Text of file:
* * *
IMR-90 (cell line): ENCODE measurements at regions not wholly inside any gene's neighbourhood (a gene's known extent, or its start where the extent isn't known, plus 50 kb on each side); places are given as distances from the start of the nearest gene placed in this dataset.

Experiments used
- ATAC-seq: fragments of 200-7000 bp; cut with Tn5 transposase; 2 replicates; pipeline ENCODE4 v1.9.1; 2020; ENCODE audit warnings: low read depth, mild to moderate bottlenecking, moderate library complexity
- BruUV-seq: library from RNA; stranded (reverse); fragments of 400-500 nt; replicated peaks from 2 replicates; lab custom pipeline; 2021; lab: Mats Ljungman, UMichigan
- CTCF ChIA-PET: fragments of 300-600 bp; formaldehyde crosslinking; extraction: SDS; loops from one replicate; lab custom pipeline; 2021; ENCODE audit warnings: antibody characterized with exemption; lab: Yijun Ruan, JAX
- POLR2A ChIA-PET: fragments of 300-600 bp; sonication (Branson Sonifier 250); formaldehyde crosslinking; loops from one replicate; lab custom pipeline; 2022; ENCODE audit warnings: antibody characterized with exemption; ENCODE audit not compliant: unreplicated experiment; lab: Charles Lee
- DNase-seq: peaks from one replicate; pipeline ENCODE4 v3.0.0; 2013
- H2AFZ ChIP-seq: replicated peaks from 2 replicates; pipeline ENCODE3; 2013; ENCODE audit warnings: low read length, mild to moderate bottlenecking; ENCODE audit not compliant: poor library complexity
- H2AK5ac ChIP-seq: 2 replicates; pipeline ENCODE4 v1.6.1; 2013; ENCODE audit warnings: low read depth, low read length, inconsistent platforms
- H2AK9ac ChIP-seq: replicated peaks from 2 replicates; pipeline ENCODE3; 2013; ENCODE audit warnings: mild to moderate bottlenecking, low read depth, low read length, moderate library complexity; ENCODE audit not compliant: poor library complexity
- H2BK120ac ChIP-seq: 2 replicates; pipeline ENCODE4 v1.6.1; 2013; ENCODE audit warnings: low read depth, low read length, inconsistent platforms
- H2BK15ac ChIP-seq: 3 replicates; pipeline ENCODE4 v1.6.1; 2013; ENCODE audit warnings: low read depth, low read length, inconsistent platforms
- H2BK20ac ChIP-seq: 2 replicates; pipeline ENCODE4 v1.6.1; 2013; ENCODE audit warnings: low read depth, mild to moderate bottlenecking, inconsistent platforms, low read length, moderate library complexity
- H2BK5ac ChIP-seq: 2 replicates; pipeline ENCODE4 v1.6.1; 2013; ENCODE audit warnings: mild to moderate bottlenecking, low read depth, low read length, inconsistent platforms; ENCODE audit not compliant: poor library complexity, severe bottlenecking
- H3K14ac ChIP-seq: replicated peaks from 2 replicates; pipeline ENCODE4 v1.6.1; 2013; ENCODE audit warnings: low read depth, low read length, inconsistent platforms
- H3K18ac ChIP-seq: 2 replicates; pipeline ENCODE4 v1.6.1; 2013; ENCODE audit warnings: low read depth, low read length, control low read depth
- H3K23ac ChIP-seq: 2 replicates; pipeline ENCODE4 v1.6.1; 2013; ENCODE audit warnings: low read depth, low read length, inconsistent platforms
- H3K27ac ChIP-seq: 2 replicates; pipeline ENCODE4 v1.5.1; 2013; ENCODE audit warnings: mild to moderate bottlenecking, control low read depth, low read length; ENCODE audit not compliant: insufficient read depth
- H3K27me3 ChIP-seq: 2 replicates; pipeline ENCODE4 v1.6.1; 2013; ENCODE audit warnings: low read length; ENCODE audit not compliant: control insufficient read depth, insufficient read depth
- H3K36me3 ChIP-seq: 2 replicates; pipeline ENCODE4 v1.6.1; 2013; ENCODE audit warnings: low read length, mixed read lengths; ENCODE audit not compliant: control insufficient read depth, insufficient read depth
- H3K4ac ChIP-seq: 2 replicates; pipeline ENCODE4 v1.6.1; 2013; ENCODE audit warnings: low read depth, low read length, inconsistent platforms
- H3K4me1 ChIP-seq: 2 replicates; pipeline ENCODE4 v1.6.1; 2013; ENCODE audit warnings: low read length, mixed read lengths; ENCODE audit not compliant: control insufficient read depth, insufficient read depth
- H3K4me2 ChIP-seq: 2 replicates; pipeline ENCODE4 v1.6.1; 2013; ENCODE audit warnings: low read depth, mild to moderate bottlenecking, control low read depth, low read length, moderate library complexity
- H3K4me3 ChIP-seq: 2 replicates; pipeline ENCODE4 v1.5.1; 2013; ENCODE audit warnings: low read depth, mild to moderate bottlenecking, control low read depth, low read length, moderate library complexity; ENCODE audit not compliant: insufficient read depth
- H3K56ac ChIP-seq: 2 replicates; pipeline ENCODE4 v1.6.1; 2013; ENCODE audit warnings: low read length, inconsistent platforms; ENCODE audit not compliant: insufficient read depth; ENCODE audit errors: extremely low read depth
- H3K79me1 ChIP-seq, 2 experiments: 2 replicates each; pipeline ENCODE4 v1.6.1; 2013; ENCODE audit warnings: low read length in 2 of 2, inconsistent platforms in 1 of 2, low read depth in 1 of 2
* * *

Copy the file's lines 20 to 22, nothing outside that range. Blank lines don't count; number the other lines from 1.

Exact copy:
- H3K36me3 ChIP-seq: 2 replicates; pipeline ENCODE4 v1.6.1; 2013; ENCODE audit warnings: low read length, mixed read lengths; ENCODE audit not compliant: control insufficient read depth, insufficient read depth
- H3K4ac ChIP-seq: 2 replicates; pipeline ENCODE4 v1.6.1; 2013; ENCODE audit warnings: low read depth, low read length, inconsistent platforms
- H3K4me1 ChIP-seq: 2 replicates; pipeline ENCODE4 v1.6.1; 2013; ENCODE audit warnings: low read length, mixed read lengths; ENCODE audit not compliant: control insufficient read depth, insufficient read depth